An award of pedestrian injury compensation has been reduced by a High Court judge in Belfast due to the plaintiff´s contributory negligence.
On 26th September 2010, Stacey McCaughey (24) was walking home with some friends along the Carrickmannon Road in Ballygowan after an evening out at the nearby Chestnut Inn. Due to the volume of alcohol that had been consumed, the group swayed and staggered along the unlit road unaware of any potential danger they may be in.
A car driven by Brian Mullan suddenly appeared in front of the group and, due to their confused state, they were unable to move out of the vehicle´s path. Mullan swerved to avoid hitting the group of friends but hit Stacey – sending her over the roof of the car and back onto the road.
Stacey was rushed to hospital where she remained in intensive care for four days while receiving treatment for a frontal lobe contusion, a spinal injury and multiple fractures. Since her discharge from hospital, Stacey suffers from headaches, moods swings and memory loss, and has significant facial scarring.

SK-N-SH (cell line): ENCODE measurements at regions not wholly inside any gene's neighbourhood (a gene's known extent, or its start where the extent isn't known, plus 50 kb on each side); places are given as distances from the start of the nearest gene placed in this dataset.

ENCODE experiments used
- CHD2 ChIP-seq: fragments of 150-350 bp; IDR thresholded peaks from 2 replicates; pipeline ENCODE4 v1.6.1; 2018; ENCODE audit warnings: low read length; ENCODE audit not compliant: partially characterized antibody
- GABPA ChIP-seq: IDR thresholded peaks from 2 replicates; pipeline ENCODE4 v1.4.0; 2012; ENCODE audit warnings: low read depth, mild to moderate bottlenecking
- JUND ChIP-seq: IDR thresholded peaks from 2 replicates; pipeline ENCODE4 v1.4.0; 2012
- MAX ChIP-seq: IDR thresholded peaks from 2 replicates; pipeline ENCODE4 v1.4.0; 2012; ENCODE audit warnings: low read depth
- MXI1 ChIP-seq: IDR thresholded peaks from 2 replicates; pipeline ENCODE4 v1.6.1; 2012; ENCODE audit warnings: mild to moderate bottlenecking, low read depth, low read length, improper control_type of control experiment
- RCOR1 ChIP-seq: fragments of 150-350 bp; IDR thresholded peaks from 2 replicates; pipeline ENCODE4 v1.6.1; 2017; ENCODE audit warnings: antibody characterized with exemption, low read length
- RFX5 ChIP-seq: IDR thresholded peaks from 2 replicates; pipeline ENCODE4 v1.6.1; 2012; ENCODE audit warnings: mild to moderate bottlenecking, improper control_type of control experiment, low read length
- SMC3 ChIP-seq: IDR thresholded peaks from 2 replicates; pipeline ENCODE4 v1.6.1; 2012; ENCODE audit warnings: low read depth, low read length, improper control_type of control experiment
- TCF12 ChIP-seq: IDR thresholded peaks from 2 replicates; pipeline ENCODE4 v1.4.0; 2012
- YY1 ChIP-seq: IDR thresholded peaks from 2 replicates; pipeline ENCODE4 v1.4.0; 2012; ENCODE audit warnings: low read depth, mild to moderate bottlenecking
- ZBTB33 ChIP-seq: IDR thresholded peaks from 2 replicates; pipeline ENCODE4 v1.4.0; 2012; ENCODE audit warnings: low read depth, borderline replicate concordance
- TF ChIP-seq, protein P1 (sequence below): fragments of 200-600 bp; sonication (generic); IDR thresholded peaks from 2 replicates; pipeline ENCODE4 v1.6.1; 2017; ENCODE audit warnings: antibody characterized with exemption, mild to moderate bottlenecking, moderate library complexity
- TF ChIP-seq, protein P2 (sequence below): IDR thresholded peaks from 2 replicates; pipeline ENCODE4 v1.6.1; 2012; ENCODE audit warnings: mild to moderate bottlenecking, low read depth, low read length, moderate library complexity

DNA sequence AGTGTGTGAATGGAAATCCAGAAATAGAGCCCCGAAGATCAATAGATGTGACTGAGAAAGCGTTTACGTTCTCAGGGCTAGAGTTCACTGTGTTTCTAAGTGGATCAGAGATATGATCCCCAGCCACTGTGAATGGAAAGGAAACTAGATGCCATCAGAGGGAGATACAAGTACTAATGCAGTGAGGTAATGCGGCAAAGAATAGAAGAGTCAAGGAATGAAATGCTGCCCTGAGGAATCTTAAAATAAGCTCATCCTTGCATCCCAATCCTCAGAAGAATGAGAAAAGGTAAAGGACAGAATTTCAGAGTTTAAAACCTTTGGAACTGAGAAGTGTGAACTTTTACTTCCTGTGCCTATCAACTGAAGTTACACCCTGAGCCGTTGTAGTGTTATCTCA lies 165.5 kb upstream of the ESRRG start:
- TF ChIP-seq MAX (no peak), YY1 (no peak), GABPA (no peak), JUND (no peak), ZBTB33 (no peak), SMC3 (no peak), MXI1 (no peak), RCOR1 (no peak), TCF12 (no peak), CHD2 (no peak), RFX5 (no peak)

Stacey made a claim for pedestrian injury compensation against Mullan, claiming that he was driving too fast to avoid hitting her. Mullan disputed the claim on the basis that the group had been wandering aimlessly across the road with no regard for their own safety.
A forensic engineer verified Mullan´s version of events that he hit Stacey as he swerved to avoid other members of the group, while police who attended the scene confirmed that the driver had been sober at the time of the accident.
The claim for pedestrian injury compensation went to the Belfast High Court, where it was heard before Mr Justice O´Hara. The judge found in Stacey´s favour on the grounds that Mullan had been driving too fast along the unlit road, but also found Stacey negligent and partly responsible for her injuries.
Delivering his verdict, the judge said that Stacey had failed to look after her own safety “by walking in the middle of a dark, unlit road while drunk and incapable of being alert to traffic”. He said that had she not contributed to the cause of her injuries, he would have awarded her £110,000; however he was reducing the award of pedestrian injury compensation by 60 percent to £44,000 to account for her contributory negligence.